Sen. Barbara BoxerBarbara BoxerTrucking riders ‘in the mix’ for short-term spending bill Lawmakers praise defense bill's National Guard bonus fix Schumer’s elevation to leader spells trouble for Democrats MORE’s (D-Calif.) decision to leave the Senate in two years is a major loss for the environmental movement.
Green groups said they’ll miss having in the Senate an environmental advocate as strong as Boxer, who pushed for many of their priorities in her more than three decades in Congress.
Greens say Boxer has been a steadfast advocate for cutting air and water pollution, fighting climate change and challenging fossil fuel interests.
“Sen. Boxer is an indispensable ally, and we’ll greatly miss her leadership in Congress,” Gene Karpinski, president of the League of Conservation Voters, said in a statement.
He added that her “tireless work advocating for clean air, clean water and climate action has helped shape the movement for decades.”
“The Sierra Club and everyone across the environmental movement owes Senator Boxer a debt of gratitude for her three decades of tireless leadership to protect our air and water, fight for clean energy jobs, and take real action on the climate crisis,” Michael Brune, executive director of the Sierra Club, said in a statement.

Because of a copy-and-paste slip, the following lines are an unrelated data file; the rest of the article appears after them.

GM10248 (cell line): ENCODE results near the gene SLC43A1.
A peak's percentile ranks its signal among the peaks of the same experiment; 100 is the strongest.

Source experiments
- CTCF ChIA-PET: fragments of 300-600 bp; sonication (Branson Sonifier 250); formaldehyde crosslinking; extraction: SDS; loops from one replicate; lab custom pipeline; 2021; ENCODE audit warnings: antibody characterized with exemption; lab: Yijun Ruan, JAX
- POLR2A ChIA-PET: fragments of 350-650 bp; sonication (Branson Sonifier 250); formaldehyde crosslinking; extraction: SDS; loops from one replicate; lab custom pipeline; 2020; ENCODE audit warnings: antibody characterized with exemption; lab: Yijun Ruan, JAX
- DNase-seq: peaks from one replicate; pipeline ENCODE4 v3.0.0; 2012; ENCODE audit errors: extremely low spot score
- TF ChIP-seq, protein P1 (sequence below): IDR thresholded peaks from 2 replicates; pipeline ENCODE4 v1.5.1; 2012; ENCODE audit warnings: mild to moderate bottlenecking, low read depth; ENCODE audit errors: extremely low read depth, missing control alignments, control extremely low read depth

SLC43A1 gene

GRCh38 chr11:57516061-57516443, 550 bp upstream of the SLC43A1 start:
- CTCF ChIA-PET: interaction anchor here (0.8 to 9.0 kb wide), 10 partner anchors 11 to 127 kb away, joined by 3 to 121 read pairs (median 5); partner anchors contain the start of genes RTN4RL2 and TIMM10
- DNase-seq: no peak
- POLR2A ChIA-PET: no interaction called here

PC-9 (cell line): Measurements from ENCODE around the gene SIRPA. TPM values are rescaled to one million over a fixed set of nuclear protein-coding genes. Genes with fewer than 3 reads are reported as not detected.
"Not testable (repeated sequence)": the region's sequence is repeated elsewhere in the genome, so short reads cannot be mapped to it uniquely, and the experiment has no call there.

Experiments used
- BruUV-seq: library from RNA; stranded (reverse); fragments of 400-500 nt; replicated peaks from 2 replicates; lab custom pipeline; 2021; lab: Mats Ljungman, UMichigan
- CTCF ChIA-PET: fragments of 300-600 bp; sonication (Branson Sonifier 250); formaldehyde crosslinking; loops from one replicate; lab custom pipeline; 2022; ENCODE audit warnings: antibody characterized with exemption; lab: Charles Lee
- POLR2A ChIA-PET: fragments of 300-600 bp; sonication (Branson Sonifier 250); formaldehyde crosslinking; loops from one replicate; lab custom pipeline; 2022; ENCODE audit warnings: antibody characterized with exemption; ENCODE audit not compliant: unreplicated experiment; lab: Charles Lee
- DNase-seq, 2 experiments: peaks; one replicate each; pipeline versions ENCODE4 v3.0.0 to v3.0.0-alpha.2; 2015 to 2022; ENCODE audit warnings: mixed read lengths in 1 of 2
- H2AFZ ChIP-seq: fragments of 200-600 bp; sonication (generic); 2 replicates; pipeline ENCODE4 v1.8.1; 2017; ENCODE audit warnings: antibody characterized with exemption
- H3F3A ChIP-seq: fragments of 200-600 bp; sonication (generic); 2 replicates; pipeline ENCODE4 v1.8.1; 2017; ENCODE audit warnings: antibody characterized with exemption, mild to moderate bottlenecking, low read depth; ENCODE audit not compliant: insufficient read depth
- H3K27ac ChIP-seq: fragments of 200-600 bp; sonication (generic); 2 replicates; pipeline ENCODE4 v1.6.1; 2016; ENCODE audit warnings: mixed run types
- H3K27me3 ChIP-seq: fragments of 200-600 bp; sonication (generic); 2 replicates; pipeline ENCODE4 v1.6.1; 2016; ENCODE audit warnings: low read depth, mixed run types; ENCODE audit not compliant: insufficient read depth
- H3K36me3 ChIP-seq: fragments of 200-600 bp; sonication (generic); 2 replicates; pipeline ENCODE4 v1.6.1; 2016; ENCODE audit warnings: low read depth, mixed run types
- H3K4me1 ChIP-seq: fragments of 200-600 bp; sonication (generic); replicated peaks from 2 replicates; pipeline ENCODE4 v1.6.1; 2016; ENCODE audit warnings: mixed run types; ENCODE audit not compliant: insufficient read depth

Tom Steyer, the billionaire environmentalist founder of NextGen Climate and a Californian, said the state has been “very, very fortunate” to have her.
“Over the course of her career, Sen. Barbara Boxer has been a warrior for progressive causes — protecting our climate, championing the rights of women and children, and defending the core Democratic values of civil rights and economic equality for millions of Americans,” he said.
Fred Krupp, president of the Environmental Defense Fund, said the environmental movement will lose “one of our most important congressional voices on our most important issues.”
Krupp pointed to a 1994 filibuster Boxer led against rolling back environmental rules as evidence of her green credentials.
“Boxer has always been at the forefront of battles for climate action, clean air and clean water,” he said.